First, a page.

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Publication numberUS3276747 A
Publication typeGrant
Publication dateOct 4, 1966
Filing dateSep 11, 1964
Priority dateSep 11, 1964
Publication numberUS 3276747 A, US 3276747A, US-A-3276747, US3276747 A, US3276747A
InventorsZimmerman Delbert W
Original AssigneeZimmerman Delbert W
Export CitationBiBTeX, EndNote, RefMan
External Links: USPTO, USPTO Assignment, Espacenet
Safety device for rotatable members
US 3276747 A
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Description  (OCR text may contain errors)

Get. 4, 1966 D. w. ZIMMERMAN 3,276,747 SAFETY DEVICE FOR ROTATABLE MEMBERS Filed Sept. 11, 1964 2 Sheets-Sheet 1 4/6 INVENTOR.

. ME/FMAA/ flzfLfiWTW Z/M Oct. 4, 1966 D. w. ZIMMERMAN 3,276,747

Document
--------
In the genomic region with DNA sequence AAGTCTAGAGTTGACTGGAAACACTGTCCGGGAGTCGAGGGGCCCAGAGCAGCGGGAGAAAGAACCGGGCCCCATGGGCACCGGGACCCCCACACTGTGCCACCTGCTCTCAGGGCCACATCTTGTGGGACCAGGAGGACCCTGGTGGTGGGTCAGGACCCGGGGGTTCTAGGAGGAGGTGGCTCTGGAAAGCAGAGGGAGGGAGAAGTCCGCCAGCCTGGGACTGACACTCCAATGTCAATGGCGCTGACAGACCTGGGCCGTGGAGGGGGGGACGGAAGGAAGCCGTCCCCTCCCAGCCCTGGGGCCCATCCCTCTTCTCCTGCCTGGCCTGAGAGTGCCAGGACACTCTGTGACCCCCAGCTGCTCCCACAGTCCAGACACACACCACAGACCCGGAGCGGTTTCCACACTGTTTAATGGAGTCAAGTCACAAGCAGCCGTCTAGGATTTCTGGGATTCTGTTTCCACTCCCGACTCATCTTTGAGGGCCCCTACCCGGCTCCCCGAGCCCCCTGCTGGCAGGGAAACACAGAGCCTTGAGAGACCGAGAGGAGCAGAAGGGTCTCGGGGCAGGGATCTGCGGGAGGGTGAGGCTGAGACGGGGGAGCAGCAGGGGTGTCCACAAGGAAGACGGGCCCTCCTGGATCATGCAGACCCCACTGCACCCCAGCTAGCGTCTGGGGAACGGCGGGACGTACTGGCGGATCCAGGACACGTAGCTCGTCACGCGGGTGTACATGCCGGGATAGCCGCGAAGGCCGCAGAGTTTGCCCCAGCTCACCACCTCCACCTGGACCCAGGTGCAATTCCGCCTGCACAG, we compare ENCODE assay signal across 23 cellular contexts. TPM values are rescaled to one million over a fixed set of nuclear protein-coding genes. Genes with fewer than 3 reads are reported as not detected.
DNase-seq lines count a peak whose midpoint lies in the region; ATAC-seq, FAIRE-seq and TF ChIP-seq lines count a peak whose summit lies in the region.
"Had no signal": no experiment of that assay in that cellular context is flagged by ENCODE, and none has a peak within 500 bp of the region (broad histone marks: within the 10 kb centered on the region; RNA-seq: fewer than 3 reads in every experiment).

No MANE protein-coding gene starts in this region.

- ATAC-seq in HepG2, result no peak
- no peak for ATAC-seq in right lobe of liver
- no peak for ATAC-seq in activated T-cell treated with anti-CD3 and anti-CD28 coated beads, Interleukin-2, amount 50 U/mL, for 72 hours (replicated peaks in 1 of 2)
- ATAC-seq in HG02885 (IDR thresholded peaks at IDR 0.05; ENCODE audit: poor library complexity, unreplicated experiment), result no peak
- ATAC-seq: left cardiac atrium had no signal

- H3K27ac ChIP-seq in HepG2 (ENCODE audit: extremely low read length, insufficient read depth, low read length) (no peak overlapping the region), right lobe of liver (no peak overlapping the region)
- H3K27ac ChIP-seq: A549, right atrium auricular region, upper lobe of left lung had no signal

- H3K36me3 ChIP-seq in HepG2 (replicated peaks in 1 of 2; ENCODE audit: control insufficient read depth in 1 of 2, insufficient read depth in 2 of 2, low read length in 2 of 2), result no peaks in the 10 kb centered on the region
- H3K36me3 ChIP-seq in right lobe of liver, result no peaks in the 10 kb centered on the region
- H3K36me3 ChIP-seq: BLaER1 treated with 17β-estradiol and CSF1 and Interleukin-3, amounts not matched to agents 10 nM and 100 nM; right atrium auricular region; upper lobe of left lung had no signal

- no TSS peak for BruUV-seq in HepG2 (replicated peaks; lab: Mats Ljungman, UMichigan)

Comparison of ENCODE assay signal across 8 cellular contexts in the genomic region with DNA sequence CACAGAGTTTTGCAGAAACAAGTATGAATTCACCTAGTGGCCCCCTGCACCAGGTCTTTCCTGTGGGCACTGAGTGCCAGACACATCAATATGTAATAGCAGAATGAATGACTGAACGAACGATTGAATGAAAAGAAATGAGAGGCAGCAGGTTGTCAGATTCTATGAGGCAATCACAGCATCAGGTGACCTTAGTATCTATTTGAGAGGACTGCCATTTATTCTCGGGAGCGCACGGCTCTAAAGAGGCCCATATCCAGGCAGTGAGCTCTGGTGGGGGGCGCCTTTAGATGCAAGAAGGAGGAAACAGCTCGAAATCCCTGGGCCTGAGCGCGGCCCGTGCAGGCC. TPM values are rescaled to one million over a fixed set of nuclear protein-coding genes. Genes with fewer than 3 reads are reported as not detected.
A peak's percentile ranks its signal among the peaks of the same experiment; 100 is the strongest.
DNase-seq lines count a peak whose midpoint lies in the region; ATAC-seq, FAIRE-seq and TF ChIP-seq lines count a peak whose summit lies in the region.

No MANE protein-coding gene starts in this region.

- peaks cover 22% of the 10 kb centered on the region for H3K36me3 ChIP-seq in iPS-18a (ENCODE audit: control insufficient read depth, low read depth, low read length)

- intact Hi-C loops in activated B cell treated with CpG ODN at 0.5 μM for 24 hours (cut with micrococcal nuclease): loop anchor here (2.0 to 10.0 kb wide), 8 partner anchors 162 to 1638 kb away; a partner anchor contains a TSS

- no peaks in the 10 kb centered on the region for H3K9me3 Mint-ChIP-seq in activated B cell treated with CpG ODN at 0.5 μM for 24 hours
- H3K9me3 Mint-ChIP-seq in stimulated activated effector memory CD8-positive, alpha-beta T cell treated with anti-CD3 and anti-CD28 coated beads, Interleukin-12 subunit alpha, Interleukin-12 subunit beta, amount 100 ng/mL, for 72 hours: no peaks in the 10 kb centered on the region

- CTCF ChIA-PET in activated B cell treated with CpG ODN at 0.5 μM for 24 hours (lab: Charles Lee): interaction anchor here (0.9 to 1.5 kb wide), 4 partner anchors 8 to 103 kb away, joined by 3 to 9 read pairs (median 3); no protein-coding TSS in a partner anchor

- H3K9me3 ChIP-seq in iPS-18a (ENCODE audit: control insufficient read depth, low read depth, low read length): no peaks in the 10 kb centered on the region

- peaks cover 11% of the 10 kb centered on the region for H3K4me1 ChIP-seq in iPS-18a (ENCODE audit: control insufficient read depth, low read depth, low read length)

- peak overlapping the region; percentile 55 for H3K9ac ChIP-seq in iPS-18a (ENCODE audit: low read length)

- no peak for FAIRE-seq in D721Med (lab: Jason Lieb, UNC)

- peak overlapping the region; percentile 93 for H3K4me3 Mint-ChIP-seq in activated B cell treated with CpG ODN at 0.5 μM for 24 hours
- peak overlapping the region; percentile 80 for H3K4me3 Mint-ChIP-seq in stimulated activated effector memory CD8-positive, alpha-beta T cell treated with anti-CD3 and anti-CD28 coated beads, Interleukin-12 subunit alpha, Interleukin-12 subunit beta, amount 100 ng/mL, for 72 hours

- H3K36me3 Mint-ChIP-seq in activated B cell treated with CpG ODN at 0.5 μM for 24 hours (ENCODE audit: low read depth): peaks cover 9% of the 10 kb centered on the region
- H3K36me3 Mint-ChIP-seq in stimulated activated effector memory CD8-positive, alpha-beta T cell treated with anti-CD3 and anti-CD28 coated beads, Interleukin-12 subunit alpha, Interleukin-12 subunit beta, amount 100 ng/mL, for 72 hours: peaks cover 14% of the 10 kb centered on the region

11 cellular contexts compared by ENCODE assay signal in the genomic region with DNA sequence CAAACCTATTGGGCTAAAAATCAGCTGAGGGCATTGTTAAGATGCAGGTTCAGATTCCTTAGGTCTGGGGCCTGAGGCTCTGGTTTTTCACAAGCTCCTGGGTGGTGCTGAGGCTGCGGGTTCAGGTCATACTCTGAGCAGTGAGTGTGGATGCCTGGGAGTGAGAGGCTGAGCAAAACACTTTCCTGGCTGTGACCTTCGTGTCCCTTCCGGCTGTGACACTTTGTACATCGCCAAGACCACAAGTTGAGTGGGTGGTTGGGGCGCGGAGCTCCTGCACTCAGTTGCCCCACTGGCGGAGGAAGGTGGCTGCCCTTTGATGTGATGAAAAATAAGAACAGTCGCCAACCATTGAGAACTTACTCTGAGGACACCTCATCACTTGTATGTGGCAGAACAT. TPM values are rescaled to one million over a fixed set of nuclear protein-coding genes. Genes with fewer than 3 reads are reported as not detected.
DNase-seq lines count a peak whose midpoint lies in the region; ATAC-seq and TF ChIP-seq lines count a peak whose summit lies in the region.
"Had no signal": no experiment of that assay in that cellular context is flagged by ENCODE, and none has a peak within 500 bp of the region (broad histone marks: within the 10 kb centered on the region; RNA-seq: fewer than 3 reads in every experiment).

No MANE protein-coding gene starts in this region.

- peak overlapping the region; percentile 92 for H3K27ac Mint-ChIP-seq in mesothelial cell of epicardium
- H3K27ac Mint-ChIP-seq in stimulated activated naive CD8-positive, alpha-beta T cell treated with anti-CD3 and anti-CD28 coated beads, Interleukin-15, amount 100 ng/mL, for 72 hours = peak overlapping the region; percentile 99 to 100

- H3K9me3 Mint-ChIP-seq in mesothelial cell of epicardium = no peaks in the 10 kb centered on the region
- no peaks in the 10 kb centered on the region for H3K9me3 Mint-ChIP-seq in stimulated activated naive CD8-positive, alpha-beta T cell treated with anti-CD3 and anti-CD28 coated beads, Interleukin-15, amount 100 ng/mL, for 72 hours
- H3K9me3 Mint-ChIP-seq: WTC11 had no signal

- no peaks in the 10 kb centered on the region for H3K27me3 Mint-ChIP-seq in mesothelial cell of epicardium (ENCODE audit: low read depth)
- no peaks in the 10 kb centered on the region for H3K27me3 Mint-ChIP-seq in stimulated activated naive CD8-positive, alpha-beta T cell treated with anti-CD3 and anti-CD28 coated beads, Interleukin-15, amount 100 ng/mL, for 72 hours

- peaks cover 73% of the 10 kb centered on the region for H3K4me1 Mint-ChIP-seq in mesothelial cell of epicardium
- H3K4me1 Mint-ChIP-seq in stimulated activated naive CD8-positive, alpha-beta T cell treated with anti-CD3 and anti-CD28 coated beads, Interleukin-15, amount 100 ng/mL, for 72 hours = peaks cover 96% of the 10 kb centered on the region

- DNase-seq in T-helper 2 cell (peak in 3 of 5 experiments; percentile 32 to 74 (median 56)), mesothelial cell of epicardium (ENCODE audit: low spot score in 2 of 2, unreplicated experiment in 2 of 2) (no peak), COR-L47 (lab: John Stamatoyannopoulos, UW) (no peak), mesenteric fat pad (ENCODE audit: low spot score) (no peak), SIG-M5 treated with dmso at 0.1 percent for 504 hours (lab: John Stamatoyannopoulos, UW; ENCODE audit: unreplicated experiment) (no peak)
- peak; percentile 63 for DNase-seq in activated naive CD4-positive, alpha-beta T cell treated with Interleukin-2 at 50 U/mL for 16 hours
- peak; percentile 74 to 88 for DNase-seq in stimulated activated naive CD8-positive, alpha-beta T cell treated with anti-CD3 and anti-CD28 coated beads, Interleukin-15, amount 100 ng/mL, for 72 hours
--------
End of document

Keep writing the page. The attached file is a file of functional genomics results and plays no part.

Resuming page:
' SAFETY DEVICE FOR ROTATABLE MEMBERS Filed Sept. 11, 1964 2 Sheets-Sheet 2 I N V TOR. 0a 55W M Z/MMHA/MA/ United States Patent 3 276,747 SAFETY DEVICE FO R ROTATABLE MEMBERS Delbert W. Zimmerman, 4860 Far Hill Road, Toledo, Ohio Filed Sept. 11, 1964, Ser. No. 395,841 7 Claims. (Cl. 254-173) This invention relates to a safety device for stopping movement of a rotatable member if the acceleration of the member is excessive, and more particularly to a safety device to stop rotation of a cable drum in the event of the malfunctioning of components thereof, causing vacceleration of the drum above a predetermined rate.